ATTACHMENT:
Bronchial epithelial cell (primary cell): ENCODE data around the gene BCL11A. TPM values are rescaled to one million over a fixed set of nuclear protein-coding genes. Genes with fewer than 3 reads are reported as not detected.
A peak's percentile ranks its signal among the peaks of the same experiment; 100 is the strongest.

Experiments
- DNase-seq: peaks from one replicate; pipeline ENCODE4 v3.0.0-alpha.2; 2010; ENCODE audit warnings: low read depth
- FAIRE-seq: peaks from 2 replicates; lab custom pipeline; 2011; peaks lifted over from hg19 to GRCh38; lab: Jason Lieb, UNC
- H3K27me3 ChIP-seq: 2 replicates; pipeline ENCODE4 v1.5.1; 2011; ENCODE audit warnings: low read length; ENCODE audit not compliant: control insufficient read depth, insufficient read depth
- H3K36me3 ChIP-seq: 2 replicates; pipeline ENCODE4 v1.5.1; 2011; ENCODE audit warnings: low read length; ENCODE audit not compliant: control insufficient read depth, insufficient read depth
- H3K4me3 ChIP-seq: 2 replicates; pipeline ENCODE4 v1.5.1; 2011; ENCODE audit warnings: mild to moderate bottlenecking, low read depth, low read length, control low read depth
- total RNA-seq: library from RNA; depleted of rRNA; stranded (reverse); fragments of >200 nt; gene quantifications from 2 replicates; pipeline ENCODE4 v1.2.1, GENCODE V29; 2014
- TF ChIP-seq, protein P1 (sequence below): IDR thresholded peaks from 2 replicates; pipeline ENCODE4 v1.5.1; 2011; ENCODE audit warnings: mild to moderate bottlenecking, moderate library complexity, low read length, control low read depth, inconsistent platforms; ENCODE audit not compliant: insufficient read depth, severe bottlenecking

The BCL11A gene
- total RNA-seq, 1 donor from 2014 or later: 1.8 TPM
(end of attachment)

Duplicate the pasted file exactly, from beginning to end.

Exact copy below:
Bronchial epithelial cell (primary cell): ENCODE data around the gene BCL11A. TPM values are rescaled to one million over a fixed set of nuclear protein-coding genes. Genes with fewer than 3 reads are reported as not detected.
A peak's percentile ranks its signal among the peaks of the same experiment; 100 is the strongest.

Experiments
- DNase-seq: peaks from one replicate; pipeline ENCODE4 v3.0.0-alpha.2; 2010; ENCODE audit warnings: low read depth
- FAIRE-seq: peaks from 2 replicates; lab custom pipeline; 2011; peaks lifted over from hg19 to GRCh38; lab: Jason Lieb, UNC
- H3K27me3 ChIP-seq: 2 replicates; pipeline ENCODE4 v1.5.1; 2011; ENCODE audit warnings: low read length; ENCODE audit not compliant: control insufficient read depth, insufficient read depth
- H3K36me3 ChIP-seq: 2 replicates; pipeline ENCODE4 v1.5.1; 2011; ENCODE audit warnings: low read length; ENCODE audit not compliant: control insufficient read depth, insufficient read depth
- H3K4me3 ChIP-seq: 2 replicates; pipeline ENCODE4 v1.5.1; 2011; ENCODE audit warnings: mild to moderate bottlenecking, low read depth, low read length, control low read depth
- total RNA-seq: library from RNA; depleted of rRNA; stranded (reverse); fragments of >200 nt; gene quantifications from 2 replicates; pipeline ENCODE4 v1.2.1, GENCODE V29; 2014
- TF ChIP-seq, protein P1 (sequence below): IDR thresholded peaks from 2 replicates; pipeline ENCODE4 v1.5.1; 2011; ENCODE audit warnings: mild to moderate bottlenecking, moderate library complexity, low read length, control low read depth, inconsistent platforms; ENCODE audit not compliant: insufficient read depth, severe bottlenecking

The BCL11A gene
- total RNA-seq, 1 donor from 2014 or later: 1.8 TPM